History and Timeline

UNITAID emerged from a series of high-level meetings that followed the September 2000 Millennium Summit at the United Nations General Assembly. There, 189 Heads of State and government signed the Millennium Declaration, which has since acted as a blueprint for fighting global poverty in the 21st Century.

Yet as the new century progressed, it soon became clear that the international community would not be able to meet the eight Millennium Development Goals that were set out at the Millennium Summit. This was especially true for the three health-related goals (reduce child mortality, improve maternal health and combat HIV/AIDS, malaria and other diseases). New forms of finance would be needed.

“Innovative financing for development” was the response, formulated through years of international negotiations and far-reaching thinking. UNITAID was the pioneering result of this process.

A timeline of the events leading to UNITAID’s creation:

You can visit an interactive version of the timeline below here

March 2002: Monterrey Conference in Mexico where the idea of “innovative financing mechanisms” is introduced into the international lexicon. The “Monterrey Consensus on Financing for Development” emerges, where developed and developing countries commit to exploring innovative financing mechanisms for development. Paragraph 44 of the Monterrey Consensus reads: "We recognise the value of exploring innovative sources of finance provided that those sources do not unduly burden developing countries".

January 2004: “The Geneva Declaration.” The Presidents of Brazil, Chile and France, with the support of the United Nations Secretary-General, call on the international community to create new sources of financing for development.

November 2003-September 2004: French President Jacque Chirac commissions the Landau Report [PDF, 380KB], a ground-breaking study on innovative financing headed by the French Inspector of Finances Jean-Pierre Landau.

September 2004:  Release of the Landau Report at the 59th session of the UN General Assembly. The report begins: “Globalization creates tremendous prosperity. There are strong moral and social justifications to allocate part of that wealth to the fight against poverty and inequality.”At the initiative of Brazilian President Luiz Inácio Lula da Silva, over a hundred countries accessed to the “New York Declaration on Action against Hunger and Poverty,” which calls for innovative mechanisms of financing to raise funds for the MDGs. In particular, Brazil and France drew attention to the need to improve access to medicines for the world's poorest people as part of the global fight against the three major pandemic diseases HIV/AIDS, malaria and tuberculosis.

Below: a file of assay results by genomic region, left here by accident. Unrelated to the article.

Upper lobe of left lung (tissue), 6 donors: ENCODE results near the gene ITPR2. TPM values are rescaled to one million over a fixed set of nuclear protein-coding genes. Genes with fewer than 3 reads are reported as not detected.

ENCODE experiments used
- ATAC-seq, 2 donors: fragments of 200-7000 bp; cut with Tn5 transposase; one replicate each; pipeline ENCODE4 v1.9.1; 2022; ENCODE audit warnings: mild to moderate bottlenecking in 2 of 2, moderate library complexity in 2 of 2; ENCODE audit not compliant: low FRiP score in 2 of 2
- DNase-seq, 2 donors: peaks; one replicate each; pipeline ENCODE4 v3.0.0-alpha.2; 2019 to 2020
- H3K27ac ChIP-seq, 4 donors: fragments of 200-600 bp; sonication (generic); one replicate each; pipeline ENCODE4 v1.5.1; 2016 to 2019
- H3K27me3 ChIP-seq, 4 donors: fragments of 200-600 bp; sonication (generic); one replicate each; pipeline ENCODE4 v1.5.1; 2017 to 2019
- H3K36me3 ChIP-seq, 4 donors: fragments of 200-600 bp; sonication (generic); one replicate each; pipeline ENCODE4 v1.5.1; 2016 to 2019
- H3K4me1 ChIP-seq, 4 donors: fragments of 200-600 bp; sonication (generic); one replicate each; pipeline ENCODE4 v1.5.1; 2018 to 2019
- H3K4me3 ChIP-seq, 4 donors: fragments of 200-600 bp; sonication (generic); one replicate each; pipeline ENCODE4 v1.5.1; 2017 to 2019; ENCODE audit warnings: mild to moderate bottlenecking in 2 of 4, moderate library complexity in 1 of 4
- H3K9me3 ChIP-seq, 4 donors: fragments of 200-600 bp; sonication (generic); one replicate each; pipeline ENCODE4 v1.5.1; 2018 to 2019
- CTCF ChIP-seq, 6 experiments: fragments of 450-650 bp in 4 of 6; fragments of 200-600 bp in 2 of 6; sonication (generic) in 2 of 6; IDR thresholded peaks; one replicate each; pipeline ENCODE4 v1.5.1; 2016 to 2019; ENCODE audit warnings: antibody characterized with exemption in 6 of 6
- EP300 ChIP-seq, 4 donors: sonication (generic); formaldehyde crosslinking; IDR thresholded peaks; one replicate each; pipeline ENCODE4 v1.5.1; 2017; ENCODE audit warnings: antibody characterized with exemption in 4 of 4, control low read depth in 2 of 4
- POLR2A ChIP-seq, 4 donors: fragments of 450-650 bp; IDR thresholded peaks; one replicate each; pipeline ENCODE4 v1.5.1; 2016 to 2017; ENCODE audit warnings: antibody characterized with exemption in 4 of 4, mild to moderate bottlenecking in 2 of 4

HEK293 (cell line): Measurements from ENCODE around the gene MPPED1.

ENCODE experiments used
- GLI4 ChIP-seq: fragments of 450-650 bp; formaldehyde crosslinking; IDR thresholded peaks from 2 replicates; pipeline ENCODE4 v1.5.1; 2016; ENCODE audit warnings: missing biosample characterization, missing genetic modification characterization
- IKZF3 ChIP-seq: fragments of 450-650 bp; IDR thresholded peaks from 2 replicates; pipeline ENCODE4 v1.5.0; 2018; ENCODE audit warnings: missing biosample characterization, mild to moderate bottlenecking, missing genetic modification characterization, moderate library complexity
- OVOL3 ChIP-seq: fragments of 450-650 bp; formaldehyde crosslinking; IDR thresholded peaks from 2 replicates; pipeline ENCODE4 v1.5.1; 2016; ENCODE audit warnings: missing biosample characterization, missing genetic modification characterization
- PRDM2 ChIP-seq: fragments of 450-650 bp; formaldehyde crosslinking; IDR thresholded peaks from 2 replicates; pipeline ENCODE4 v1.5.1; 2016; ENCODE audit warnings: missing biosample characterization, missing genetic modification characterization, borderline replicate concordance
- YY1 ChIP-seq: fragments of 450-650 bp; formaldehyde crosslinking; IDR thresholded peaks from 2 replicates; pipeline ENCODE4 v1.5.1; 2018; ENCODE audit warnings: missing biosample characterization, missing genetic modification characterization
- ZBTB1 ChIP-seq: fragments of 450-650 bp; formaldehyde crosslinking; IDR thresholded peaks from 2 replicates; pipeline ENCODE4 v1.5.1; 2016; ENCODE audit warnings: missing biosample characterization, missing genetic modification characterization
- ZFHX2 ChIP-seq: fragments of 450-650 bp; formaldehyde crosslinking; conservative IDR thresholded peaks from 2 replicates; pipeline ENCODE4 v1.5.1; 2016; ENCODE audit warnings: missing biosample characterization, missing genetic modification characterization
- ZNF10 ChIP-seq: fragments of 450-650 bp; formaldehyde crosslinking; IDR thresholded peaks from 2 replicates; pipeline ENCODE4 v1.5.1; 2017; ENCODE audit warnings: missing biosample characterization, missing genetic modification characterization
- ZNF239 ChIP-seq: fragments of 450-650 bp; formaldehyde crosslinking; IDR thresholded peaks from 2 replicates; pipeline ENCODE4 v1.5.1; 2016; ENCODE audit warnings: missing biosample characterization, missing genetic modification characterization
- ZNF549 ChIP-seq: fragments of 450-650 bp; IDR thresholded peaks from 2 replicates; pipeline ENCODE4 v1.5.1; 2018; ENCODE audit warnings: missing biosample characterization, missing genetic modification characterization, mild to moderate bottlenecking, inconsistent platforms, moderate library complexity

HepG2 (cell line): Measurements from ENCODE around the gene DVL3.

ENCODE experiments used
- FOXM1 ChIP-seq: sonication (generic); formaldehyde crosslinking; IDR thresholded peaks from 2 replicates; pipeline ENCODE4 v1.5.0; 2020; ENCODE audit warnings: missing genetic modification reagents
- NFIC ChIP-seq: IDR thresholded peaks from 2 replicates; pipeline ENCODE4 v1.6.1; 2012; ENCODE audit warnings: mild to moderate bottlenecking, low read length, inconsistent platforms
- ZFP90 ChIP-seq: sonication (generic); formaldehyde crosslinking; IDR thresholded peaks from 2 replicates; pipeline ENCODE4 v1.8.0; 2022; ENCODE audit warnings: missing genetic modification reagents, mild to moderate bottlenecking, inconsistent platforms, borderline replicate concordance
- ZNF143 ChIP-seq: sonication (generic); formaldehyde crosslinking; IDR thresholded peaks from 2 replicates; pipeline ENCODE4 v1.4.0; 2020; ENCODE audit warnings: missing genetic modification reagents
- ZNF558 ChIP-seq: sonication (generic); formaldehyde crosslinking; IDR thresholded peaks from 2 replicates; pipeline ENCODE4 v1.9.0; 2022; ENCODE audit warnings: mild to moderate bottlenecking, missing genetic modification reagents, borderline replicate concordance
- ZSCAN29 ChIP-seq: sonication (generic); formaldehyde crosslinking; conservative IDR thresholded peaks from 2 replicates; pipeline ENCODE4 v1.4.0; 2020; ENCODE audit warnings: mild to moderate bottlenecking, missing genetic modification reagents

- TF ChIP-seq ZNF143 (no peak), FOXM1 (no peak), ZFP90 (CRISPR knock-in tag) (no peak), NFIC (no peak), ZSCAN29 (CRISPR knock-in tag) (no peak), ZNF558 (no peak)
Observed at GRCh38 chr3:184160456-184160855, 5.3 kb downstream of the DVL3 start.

August 2005: French President Jacques Chirac announces that the air ticket levy will be implemented in France starting in 2006.

September 2005: At United Nations General Assembly in New York, 79 countries back a Declaration on Innovative Sources of Financing for Development co-sponsored by Algeria, Brazil, Chile, France, Germany and Spain. Five years after the MDG Summit, this Declaration gives political legitimacy to innovative financing mechanisms being developed at the time.

February 2006: Over 100 countries attend a conference held in Paris entitled “Solidarity and Globalization: Innovative Financing for Development and against Pandemics.” Following this conference, France proposes to create an “international drug purchase facility,” soon to be UNITAID. The conference also results in the establishment of the Leading Group on Innovative Finance for Development. Today the Leading Group has become an important platform for discussion, sharing information and promoting innovative financing mechanisms.

June 2006:  Brazil, Chile, France and Norway draft a Joint Declaration on UNITAID outlining its mission key principles and objectives at the High Level Meeting on AIDS at the UN Headquarters in New York.

July 2006: The air ticket levy implemented in France, applicable to tickets issued after 1 July 2006. The levy is introduced in the form of a surcharge on the existing civil aviation tax.

September 2006: UNITAID officially launched by Brazil, France, Chile, Norway and the United Kingdom on Tuesday, 19 September at opening of the 61st Session of the General Assembly of the United Nations. Hosting agreement with the World Health Organization signed.

Some quotes from UNITAID’s official launch:

UNITAID is a model of its kind for many reasons. It is an approach that can be made to work rapidly. It is flexible, in that more countries can easily join the original members. And it is a lean mechanism which complements the existing global architecture for health, inside and outside the UN system.

19 September 2006

UNITAID is based on one simple principle: the allocation to the purchase or production of pharmaceutical drugs of a tiny part of the immense wealth generated by the acceleration of trade, to ensure that the globalization of solidarity matches that of the economy.

19 September 2006

Some recent quotes:

“I want to applaud the success of UNITAID, which was financed by a tax on plane tickets. This is the path upon which we have embarked. Now we must take the next step, which I propose: establishing a financial transaction tax, to which several European countries have already agreed, so that capital movements can be reined in or, if they are not, can – through this tax – finance development and fight threats to public health.”

September 2012

Implementing partners

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